The "3 Rs" are being joined by a "C." To prepare students for a world in which an estimated 70 percent of jobs will be computer-related, teachers are stressing reading, 'riting, 'rithmetic and computing.

"But the big problem," says computer scientist Rachelle Heller, "is that parents and teachers were all born B.C. -- before computers -- and kids were all born A.C. -- after computers."

"Many teachers and parents are feeling a little intimidated by the fact that kids have a computer competency they don't share," adds fellow University of Maryland computer science instructor Dianne Martin. "Unlike today's college students who may need a computer course to graduate, most adults finished school without having access to a computer."

This split between "B.C. adults" and "A.C. kids" has given the generation gap a technological twist. As a recent Atari magazine advertisement puts it: "Are the kids getting a jump on the grown-ups? We may in a few years see . . . a generation of men and women shut off from a fundamental part of their children's lives."

To ease adults' electronic anxiety, "There's a major push underway," says Heller, "for universal computer literacy," or "everything you need to know about computers to live in our information-based society. What you need to know depends on who you are and what you do."

Teachers, says Martin, "need to feel comfortable with the computer in their classrooms so they can use it as an effective teaching tool and feel they have control of the situation. With computers in education we're seeing a new teaching relationship being established, where teacher and pupil become partners in the learning process.

"And the kids teach each other. One of the best ways to learn with computers is for two people to work together."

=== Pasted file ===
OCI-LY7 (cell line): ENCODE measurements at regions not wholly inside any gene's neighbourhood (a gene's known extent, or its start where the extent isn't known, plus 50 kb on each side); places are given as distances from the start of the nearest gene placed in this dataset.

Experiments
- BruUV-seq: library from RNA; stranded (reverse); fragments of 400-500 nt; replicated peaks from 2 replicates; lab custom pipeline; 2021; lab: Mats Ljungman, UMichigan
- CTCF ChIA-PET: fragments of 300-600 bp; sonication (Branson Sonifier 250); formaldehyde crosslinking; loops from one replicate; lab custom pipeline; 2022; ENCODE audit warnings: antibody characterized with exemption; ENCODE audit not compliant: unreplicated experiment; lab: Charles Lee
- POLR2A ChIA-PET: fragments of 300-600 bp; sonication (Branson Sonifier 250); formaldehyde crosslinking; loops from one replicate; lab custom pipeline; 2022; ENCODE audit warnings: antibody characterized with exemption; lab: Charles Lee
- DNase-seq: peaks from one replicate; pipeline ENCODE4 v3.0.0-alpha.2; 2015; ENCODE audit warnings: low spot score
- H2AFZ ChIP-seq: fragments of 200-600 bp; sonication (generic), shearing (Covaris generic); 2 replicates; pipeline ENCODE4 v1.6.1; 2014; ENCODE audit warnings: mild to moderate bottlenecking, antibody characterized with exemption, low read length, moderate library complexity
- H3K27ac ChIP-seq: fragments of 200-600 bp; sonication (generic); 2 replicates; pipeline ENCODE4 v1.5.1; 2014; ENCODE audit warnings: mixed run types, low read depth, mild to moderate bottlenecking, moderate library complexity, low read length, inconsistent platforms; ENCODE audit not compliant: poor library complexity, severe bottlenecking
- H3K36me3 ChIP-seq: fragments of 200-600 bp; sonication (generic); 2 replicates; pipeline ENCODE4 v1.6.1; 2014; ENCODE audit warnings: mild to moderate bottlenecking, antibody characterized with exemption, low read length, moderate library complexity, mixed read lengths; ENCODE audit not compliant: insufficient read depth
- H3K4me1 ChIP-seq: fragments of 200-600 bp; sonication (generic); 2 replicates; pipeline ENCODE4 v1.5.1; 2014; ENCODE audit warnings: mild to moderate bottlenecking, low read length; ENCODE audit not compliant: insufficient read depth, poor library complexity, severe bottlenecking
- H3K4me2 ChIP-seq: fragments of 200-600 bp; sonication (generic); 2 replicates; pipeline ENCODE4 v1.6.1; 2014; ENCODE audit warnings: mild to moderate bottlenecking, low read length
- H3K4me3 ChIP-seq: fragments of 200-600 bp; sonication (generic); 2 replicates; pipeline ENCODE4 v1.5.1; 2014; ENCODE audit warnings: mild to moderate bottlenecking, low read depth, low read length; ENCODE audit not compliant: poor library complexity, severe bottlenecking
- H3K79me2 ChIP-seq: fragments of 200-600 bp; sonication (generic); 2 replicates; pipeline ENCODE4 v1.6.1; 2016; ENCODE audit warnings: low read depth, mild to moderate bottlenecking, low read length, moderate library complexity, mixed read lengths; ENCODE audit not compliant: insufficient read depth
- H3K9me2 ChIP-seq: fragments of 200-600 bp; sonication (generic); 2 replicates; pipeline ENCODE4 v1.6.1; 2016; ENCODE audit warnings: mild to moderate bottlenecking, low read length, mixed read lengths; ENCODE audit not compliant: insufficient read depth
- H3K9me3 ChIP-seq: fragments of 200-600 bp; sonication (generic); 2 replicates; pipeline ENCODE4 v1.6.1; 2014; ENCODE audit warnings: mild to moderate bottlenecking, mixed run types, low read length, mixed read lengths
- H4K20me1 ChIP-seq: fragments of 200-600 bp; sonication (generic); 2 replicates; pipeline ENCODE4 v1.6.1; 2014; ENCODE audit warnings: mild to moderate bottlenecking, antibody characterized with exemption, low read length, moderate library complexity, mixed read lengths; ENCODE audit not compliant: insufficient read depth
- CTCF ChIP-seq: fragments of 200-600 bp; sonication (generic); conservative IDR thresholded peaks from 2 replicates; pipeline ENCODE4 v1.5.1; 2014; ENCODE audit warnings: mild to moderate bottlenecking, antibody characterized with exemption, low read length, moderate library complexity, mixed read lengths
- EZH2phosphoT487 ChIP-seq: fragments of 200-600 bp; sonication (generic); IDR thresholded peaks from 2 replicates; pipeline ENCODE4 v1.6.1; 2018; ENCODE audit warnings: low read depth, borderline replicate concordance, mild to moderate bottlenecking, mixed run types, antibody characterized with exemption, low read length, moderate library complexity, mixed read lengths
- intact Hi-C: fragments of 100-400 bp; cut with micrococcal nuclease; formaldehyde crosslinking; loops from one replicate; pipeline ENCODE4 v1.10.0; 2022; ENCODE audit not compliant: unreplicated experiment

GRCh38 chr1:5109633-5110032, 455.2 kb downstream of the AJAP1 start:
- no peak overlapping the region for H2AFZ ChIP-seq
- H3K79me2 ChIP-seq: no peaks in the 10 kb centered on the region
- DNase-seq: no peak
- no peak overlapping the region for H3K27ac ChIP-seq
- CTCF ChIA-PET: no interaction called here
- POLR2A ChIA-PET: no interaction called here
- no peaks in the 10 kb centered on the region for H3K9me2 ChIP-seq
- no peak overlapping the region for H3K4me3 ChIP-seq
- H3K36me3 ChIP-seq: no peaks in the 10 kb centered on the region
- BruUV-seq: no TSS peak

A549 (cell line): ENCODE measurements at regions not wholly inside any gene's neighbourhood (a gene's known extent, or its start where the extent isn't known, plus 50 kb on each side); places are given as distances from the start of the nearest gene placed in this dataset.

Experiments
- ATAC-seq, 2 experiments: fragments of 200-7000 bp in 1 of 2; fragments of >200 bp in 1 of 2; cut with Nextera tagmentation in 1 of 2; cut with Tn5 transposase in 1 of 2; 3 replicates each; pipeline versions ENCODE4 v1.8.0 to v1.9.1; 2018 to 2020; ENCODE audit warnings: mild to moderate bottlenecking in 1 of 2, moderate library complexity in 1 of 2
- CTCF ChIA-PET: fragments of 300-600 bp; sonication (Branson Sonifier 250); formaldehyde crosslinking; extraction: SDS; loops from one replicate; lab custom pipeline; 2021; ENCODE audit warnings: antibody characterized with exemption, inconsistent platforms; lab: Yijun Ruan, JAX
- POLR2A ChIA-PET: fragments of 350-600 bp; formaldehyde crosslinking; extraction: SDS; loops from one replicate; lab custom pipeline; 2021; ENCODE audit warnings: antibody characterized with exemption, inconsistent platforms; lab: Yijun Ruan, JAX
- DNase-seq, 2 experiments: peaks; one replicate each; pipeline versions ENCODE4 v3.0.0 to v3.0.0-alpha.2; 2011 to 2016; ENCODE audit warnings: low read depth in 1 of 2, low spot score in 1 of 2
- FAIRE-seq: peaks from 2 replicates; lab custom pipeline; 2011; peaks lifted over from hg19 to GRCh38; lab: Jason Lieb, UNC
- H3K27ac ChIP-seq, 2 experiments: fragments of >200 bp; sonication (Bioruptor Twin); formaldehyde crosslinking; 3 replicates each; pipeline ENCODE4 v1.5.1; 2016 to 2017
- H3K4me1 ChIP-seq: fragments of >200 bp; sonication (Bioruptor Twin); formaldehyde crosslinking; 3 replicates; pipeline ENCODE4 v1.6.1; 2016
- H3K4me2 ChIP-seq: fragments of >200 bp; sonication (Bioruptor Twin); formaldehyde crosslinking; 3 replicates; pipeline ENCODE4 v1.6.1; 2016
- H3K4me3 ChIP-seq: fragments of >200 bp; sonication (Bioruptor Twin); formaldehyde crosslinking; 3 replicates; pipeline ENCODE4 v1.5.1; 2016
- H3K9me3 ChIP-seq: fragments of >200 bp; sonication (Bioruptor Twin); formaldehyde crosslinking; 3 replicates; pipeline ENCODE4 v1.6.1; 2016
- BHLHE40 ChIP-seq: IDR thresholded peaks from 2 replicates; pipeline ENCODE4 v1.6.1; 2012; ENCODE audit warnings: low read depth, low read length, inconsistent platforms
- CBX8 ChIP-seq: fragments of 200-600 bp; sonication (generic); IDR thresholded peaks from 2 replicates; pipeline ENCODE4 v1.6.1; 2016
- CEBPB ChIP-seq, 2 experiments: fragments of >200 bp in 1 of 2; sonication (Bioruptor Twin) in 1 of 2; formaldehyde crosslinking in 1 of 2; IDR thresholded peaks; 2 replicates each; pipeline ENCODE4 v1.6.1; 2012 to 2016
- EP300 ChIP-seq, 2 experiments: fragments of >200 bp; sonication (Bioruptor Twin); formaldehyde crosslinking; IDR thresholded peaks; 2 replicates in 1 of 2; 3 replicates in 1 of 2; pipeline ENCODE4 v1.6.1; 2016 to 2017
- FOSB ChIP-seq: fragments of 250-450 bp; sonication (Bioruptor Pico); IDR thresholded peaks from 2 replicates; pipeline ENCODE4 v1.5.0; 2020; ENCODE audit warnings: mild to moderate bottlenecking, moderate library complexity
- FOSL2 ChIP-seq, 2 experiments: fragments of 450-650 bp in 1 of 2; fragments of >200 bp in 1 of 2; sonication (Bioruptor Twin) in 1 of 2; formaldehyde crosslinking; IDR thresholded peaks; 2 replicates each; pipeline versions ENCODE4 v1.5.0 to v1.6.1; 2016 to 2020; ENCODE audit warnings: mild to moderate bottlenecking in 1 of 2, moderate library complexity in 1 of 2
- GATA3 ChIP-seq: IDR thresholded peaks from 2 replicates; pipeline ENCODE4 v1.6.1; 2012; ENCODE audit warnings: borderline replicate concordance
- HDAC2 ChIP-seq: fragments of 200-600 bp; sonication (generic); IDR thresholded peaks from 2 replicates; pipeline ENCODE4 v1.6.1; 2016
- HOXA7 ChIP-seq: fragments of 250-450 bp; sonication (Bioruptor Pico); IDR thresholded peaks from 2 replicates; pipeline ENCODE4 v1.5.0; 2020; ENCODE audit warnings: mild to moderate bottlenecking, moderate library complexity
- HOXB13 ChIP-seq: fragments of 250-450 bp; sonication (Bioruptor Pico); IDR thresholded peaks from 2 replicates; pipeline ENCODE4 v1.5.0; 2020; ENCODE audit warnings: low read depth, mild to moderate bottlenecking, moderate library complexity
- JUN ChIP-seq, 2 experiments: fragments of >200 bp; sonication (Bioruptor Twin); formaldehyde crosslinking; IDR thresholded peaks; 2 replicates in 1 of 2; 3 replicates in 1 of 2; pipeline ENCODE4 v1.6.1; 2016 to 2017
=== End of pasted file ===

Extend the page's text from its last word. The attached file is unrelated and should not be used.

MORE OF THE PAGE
As mothers of school-age children, Heller and Martin are familiar with the discomfort experienced by computer-illiterate teachers. Martin is a former teacher who left the classroom in 1966 for a job with IBM. Heller, who holds a degree in chemistry, got her first job in computers after repeated rejections from companies who said they didn't hire women chemists. "When I looked for a programming job," she says, "I got one in half an hour."

The two women, both 39, met while earning their master's degrees in computer science -- and later teaching -- at the University of Maryland. Both had been asked by their children's teachers to give computer presentations at their schools and were interested in the application of computers to education.

After a trip to the 1980 National Educational Computing Conference in Virginia, "We decided teachers needed a computer-literacy primer," says Martin, "and decided to write one." Published this year, Bits 'n Bytes About Computing (Computer Science Press, 174 pages, $17.95) provides computer basics geared to teachers at all levels and is being revised for a more general audience.

In the Washington area, say Heller and Martin, about 60 percent of students have some access to computers. The goal in Montgomery County is that within four years, every high school student will have access to 120 minutes of computer time per week, every junior high student for 90 minutes and every elementary student for 50 minutes.